Singapore emerging as regional startup hub
Singapore is emerging as a hub for startups hoping to expand in Southeast Asia.
Industry players say more entrepreneurs from around the region are coming to Singapore to seek funding, and that investment is rising in tandem with the growing number of startups choosing to develop products here.
Co-founders of security software Appknox, developed to detect and suggest solutions for security flaws in mobile applications, came to Singapore from India about three months ago to develop their idea, hoping to tap the availability of funding and expertise here.
“We have chosen Singapore because it’s one of the fastest growing startup markets. It’s well-connected to near regions and… the market is quite mature,” said Harshit Agarwal, co-founder and CEO of Appknox.
“Over here, we get access to advisors… We were able to meet more than 10 to 12 potential customers over here, and we were able to understand the requirements for them so it has helped us to build a product for the market.”
Appknox is one of 12 teams from around the world here to participate in a 100-day accelerator programme run by startup incubator Joyful Frog Digital Incubator (JFDI), which provides funding and support to entrepreneurs to develop their ideas.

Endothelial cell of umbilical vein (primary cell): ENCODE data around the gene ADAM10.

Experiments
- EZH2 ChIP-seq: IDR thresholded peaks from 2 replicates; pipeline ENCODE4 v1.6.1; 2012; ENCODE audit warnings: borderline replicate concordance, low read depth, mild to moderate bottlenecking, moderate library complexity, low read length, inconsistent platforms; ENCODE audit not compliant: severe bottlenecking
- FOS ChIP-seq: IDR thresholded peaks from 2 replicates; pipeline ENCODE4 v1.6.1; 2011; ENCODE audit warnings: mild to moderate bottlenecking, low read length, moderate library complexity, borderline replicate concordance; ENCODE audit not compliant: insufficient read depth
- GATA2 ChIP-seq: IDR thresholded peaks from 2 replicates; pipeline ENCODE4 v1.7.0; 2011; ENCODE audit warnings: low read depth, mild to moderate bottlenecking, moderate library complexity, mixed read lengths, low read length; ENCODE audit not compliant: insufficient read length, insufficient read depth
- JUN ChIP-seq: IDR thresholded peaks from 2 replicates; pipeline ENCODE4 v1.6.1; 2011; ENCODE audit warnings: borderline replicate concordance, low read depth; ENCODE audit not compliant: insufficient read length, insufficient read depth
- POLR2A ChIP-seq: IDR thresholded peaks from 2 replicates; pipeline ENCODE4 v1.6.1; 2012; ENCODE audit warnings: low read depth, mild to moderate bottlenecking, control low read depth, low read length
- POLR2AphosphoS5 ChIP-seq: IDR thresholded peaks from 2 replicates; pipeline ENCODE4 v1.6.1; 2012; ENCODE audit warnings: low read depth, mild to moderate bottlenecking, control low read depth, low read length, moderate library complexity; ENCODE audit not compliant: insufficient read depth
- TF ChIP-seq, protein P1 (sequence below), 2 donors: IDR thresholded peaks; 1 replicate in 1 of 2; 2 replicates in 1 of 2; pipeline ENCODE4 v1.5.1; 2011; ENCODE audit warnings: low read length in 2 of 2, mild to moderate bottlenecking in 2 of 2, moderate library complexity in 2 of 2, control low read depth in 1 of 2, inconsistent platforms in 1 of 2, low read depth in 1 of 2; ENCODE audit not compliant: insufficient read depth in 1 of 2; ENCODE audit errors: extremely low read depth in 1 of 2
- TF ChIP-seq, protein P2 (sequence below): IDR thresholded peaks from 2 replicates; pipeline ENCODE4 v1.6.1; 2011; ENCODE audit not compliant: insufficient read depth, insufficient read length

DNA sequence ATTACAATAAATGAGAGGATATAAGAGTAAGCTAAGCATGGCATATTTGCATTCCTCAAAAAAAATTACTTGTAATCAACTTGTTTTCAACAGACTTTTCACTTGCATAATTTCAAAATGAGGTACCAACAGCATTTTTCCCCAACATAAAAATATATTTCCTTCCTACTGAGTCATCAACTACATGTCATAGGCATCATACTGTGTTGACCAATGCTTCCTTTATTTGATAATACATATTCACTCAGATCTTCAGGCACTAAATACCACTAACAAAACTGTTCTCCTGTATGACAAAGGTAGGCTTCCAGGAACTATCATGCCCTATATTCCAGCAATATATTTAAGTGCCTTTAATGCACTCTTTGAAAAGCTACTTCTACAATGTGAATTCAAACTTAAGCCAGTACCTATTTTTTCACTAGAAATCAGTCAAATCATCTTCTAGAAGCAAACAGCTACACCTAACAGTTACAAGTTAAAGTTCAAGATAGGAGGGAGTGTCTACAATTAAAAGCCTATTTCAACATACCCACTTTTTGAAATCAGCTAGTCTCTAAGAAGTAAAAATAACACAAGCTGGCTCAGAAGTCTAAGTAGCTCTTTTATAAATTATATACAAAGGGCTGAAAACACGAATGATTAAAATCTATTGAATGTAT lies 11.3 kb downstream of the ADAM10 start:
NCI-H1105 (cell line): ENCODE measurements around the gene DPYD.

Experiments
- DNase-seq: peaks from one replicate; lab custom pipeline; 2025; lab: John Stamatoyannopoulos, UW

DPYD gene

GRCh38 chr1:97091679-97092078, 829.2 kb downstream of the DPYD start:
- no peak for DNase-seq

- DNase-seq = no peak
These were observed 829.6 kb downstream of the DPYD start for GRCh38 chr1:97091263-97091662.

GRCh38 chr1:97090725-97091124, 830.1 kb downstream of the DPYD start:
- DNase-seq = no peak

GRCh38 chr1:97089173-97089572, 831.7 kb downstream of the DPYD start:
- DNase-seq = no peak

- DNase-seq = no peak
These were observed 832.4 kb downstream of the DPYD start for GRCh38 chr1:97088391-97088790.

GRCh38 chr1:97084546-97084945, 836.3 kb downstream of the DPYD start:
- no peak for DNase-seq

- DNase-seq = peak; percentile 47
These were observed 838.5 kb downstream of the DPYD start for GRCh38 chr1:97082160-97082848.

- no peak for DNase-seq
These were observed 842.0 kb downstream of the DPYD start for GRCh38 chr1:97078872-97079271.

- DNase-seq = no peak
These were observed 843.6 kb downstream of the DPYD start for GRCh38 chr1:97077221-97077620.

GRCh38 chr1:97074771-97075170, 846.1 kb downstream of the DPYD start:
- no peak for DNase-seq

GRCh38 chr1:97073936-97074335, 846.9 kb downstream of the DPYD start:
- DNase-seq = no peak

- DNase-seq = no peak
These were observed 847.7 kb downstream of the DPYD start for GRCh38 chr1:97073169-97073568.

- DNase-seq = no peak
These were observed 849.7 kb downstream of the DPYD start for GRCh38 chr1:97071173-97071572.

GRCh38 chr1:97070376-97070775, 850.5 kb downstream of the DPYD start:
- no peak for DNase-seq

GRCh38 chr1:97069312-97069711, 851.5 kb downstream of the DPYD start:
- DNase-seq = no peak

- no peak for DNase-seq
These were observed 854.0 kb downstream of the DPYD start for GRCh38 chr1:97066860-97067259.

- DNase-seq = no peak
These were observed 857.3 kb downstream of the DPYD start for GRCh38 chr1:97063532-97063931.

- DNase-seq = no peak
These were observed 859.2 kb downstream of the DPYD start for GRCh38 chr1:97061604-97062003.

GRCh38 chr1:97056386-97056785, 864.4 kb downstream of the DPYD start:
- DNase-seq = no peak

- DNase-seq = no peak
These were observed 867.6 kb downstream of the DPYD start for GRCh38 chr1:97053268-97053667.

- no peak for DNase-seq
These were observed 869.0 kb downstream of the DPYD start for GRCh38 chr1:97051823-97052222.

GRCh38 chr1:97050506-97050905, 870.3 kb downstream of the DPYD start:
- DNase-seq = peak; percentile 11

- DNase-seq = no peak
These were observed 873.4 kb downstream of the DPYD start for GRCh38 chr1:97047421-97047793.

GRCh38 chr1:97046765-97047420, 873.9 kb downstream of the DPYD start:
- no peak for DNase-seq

The incubator has invested some S$25,000 in each team and supports them with mentorship and networking opportunities.
Industry players say there has been a trend of global entrepreneurs coming to Singapore to develop their products.
“In the past, we thought if you want to build a company for the US market, you have to move to California. But now, we’re seeing lots of entrepreneurs coming to Singapore to build a global business that’s not necessarily aimed at the US,” said Wong Meng Weng, chairman and co-founder of JFDI.Asia.
“I think we’re really becoming the startup hub of Southeast Asia. Our entrepreneurs have come from places like Indonesia, Malaysia, Philippines, Thailand, Vietnam, India, Australia, New Zealand, the US, France, and this batch, we’ve even had a team from Lithuania.”
Amid increasing activity in the local startup scene, investment in the technology segment has jumped in the last few years.
According to statistics from Asian Venture Capital Journal Research, venture funding for Singapore’s technology sector soared to more than S$2.1 billion last year from approximately S$35 million 2011, increasing by some 60 times, ahead of other countries in the region like Japan, South Korea and Hong Kong.
The first two years of JFDI’s accelerator programmes, which started in 2012, yielded 21 active startups. Based on a follow-up study, the teams have raised about S$9 million in seed funding and are now valued at S$36.1 million.
Investors say such programmes help them find viable startups with growth potential.
“There’s rapid growth of startups in the region. But to get good quality startups, that, for me, would be the first problem. The startups that graduate from the accelerator programme have been validated (and are) much more marketable and investment ready,” said Monthida McCoole, angel investor at Mentor Matters @ JFDI.Asia.
The investment arm of the Infocomm Development Authority, Infocomm Investments Pte Ltd, is exploring collaborations with other private entities to run more of such programmes, with the aim of building 500 Singapore-based startups in the next five years.